Geometry as described in Euclid's Elements originated roughly at the same same time as Democritus described his atomic theory.

I wonder how close these two points of view were related at those times: mathematical geometry and physical atomism?

Is there evidence that mathematicians like Euclid considered physical theories like that of Democritus and/or vice versa?

Are there mentions in Euclid's Elements that possibly suggest that he was aware of and had thought about Democritus' atomic theory?

Might a mathematician like Euclid have said: "Consider the world surrounding us and neglect all the atoms in it (which master Democritus has shown to exist and describes): What remains is 'pure space' and these are the things existing in it and the laws governing them: ..."

Later atoms could come back into space:

  • At each point in time an atom occupies/defines a point in space.

  • The distance between two atoms is the distance between the points in space they occupy.

  • Atoms move along straight lines and circles.

(The same could have been said about celestial bodies – which from the distance look like atoms.)

Even later:

  • Atoms and/or celestial bodies move on epicycles.

  • Atoms and/or celestial bodies move on conic sections.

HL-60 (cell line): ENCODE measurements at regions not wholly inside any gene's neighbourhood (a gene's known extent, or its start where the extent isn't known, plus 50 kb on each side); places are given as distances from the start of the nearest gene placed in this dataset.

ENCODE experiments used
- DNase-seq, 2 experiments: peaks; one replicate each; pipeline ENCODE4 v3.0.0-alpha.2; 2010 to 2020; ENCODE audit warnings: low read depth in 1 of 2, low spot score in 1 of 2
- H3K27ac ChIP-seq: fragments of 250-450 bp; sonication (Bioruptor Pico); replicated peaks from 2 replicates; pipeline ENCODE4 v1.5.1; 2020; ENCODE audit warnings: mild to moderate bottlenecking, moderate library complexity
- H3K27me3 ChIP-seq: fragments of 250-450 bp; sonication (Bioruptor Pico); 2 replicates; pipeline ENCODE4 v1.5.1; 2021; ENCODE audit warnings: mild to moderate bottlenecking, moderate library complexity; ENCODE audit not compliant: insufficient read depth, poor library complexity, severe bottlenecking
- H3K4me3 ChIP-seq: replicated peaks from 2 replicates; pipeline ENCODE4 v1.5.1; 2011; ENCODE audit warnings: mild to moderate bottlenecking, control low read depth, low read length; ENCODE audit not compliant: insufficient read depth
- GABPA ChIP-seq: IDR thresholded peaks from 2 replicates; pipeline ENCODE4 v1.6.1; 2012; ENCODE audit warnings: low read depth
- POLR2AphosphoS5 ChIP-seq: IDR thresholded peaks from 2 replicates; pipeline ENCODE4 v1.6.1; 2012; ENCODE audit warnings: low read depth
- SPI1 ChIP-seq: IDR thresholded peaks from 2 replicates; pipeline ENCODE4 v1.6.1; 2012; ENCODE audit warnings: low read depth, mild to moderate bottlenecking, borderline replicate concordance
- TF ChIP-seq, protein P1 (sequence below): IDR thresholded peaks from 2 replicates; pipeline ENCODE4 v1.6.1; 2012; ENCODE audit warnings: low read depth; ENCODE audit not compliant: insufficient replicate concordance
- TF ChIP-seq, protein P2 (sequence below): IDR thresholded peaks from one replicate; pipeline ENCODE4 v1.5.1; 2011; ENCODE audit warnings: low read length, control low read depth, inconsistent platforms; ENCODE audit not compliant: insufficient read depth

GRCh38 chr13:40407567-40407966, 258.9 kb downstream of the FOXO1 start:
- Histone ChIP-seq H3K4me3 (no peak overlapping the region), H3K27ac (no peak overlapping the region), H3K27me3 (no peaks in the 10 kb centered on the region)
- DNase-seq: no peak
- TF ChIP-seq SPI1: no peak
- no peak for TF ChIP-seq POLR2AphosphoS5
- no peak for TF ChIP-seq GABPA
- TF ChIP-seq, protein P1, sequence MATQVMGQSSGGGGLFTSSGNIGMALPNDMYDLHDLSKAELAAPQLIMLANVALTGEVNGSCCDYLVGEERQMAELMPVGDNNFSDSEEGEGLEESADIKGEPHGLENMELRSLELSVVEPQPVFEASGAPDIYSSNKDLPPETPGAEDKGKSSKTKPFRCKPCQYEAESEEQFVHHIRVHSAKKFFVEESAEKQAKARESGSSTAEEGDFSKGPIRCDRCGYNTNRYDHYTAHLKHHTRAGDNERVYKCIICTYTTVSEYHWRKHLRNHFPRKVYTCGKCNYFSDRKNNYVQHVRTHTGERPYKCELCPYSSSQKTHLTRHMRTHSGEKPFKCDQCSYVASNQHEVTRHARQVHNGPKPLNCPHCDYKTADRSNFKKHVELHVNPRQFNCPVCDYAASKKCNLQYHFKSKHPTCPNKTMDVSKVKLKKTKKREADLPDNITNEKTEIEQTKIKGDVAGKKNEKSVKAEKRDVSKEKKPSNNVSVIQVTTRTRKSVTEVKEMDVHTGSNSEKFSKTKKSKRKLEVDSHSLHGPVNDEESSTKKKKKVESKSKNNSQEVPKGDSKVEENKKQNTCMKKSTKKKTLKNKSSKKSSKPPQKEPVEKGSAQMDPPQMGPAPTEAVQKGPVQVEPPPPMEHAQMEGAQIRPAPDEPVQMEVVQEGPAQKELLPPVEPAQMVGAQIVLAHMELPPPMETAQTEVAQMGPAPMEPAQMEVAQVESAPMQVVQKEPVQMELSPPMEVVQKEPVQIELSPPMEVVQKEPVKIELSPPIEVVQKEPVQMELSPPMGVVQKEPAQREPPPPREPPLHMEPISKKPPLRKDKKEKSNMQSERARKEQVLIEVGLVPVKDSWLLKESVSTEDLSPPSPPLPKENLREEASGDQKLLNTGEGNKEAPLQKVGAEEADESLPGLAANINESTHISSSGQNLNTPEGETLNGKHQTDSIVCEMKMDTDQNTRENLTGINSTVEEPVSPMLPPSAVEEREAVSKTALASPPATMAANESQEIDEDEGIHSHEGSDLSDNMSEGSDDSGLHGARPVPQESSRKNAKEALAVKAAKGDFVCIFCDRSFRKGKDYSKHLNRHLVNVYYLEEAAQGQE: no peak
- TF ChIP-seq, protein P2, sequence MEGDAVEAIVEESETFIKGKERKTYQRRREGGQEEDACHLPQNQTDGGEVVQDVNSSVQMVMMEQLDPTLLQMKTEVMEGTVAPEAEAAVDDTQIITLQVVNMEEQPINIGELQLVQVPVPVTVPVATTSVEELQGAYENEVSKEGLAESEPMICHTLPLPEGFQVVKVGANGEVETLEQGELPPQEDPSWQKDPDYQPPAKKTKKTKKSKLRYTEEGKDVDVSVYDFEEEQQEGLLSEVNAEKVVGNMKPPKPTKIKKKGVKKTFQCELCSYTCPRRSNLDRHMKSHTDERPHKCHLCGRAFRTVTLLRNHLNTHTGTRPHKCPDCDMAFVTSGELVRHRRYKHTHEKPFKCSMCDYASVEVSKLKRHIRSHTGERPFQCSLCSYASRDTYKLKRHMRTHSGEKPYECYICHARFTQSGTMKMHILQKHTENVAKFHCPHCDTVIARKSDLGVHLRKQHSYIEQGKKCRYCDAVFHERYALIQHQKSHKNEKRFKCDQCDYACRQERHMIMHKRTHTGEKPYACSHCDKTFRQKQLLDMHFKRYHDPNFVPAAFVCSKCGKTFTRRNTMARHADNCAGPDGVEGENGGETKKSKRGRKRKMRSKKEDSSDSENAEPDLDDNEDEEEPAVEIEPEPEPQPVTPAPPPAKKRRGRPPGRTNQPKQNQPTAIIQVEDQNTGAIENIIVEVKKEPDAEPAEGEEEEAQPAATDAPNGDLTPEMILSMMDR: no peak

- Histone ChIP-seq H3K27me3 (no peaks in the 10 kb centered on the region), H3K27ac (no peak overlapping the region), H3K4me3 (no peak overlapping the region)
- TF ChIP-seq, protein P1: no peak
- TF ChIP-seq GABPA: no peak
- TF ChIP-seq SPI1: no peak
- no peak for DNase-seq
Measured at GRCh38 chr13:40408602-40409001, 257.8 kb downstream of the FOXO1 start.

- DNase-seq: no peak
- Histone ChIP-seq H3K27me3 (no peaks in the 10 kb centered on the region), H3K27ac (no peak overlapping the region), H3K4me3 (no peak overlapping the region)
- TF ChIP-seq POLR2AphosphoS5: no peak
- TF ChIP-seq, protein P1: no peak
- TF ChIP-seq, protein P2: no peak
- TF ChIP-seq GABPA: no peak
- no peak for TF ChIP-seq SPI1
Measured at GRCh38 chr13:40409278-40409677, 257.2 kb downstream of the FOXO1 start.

• $\begingroup$ Historically the two appear to be diverging. Democritus might have been inspired by the letters of the phonetic alphabet which are the original stoicheia (i.e. elements). $\endgroup$
    – sand1
    Nov 2, 2018 at 23:02

2 Answers 2


They were the opposite of close. Geometers and atomists were bitter ideological enemies since before Euclid. The reason for such high passions was that Greek view of geometry was different from the modern relativistic/formalistic view, to them the nature of real space was at stake, not one idealized fiction among others. The indivisibles (atoms) and the infinite divisibility (geometry) could not go together, only one had to be true. As for points, geometers treated them as marks placed at will rather than anything real, Aristotle explicitly rejects the idea that continuum is assembled from points. For a recent review see Aristidou Some Thoughts on the Epicurean Critique of Mathematics.

Epicurus postulated the least conceivable length called elahiston, declared that geometry is based on falsehoods, and banned it from the curriculum at his school, he similarly rejected Eudoxian mathematical astronomy because it was based on geometry. The rivalry between contemporary Epicurean and Eudoxian schools was quite intense, see Sedley's Epicurus and the Mathematicians of Cyzicus: